Mortgage rates held their ground today, and in some cases, managed to improve after yesterday's rout.  This result was far from guaranteed during the morning hours though.  Stronger economic data caused bond markets to weaken significantly, putting upward pressure on the day's first rate sheets.  Later in the day, traders set about making their end-of-month trades, which often must be made without regard for economic data or investment strategy. 

In today's case, those month-end trades were a big benefit for the bond markets that underlie mortgage rates.  Most lenders were able to reissue improved rate sheets by the end of the day, though we've only just barely begun erasing yesterdays losses.  Many lenders are still offering conventional 30yr fixed rates of 3.875% on top tier scenarios.  The more aggressive lenders remained at 3.75%.

From a lock/float standpoint, there's still a lot of negative momentum in bond markets.  To shift our stance away from a lock bias would be to attempt to catch the proverbial falling knife.  That doesn't tend to make a lot of sense on the last day of any given month as those aforementioned "month-end" bond trades can distort reality .

Loan Originator Perspective

"Sometimes the trend is simply not your friend and that is the case for now.  Until I am otherwise convinced this trend will not continue I would be locking up everything right now.  Nothing ever goes in one direction forever but for now it's wise to play defense." -Hugh W. Page, Mortgage Banker, SeacoastBank

"I've been flat out recommending locking for several weeks.  Except for loans outside of 60 days or loans with moving pieces, my clients are all locked up, including a jumbo loan application this morning.  There's too much unease in the bond markets for my comfort level." -Matt Hodges, Sales Manager, Presidential Mortgage Group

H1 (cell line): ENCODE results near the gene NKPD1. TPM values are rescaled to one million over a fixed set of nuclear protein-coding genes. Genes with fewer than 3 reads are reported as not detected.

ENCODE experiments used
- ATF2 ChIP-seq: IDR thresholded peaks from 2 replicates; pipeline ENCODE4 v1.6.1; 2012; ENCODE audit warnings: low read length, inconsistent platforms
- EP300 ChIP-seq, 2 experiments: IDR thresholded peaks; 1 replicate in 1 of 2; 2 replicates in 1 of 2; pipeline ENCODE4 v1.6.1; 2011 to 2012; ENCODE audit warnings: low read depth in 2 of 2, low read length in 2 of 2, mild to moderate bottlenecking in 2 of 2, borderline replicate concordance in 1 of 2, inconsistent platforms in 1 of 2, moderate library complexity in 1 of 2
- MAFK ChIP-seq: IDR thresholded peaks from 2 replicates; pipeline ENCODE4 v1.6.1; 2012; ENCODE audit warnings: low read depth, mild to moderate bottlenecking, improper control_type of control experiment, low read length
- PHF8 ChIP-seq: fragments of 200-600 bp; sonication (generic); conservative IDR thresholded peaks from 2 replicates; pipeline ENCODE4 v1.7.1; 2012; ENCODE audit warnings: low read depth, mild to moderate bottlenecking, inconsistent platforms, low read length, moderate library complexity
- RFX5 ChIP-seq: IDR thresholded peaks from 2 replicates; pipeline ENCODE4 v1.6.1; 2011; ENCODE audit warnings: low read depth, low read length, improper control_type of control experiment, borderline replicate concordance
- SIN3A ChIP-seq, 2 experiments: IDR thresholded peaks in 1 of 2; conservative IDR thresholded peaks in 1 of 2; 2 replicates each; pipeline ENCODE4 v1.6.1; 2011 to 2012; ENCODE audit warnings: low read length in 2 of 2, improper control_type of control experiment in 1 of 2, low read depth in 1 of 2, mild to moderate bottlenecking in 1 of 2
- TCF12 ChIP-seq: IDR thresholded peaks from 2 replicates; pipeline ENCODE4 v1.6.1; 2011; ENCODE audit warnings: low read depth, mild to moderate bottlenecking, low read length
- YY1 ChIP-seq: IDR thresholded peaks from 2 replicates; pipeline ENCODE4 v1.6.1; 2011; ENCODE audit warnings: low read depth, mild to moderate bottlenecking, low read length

"It is still to soon to see what direction rates will now be headed in.  Locking is the prudent things to do especially if your closing is weeks away.  If you have 30 days or more waiting to see how things shake out is not a bad idea." -Manny Gomes, Branch Manager Norcom Mortgage

Today's Best-Execution Rates

  • 30YR FIXED - 3.75%-3.875%
  • FHA/VA - 3.375-3.5
  • 15 YEAR FIXED - 3.125
  • 5 YEAR ARMS -  2.75 - 3.25% depending on the lender

Ongoing Lock/Float Considerations

  • 2015 began with a strong move to the lowest rates seen since May 2013.  The catalyst was Europe and the introduction of European quantitative easing.

  • With European QE having now begun, we're on high alert for a big picture bounce in European economic data, sentiment, growth, and rates.  The more it looks like such a bounce is taking hold, the greater the risk that domestic bond markets and mortgage rates will also experience a big bounce higher.  There was a possibility that the bounce occurred in February, but European bonds got back to the task of improving in March.  This helped calm the domestic bond market's move toward higher rates.  April's weak employment report helped solidify it.
  • It's a highly uncertain time for global financial markets.  On the one hand, some believe we're in the midst of a race among world central banks to devalue currencies and lower interest rates.  Others believe that the global economy is turning a corner and rates will grind higher.  That had been creating a lot of volatility, which made for uncertain fluctuations from day to day.  But those periods of volatility have been interspersed by utter indecision where rates are effectively drifting sideways with no conviction and no desire to get off the fence.  We have yet to see a truly big/scary move higher after 2015's first (and so far "only") big push toward higher rates that ended at the beginning of March.  We've been sideways right in between the highs and lows ever since.

  • As always, please keep in mind that the rates discussed generally refer to what we've termed 'best-execution' (that is, the most frequently quoted, conforming, conventional 30yr fixed rate for top tier borrowers, based not only on the outright price, but also 'bang-for-the-buck.'  Generally speaking, our best-execution rate tends to connote no origination or discount points--though this can vary--and tends to predict Freddie Mac's weekly survey with high accuracy.  It's safe to assume that our best-ex rate is the more timely and accurate of the two due to Freddie's once-a-week polling method).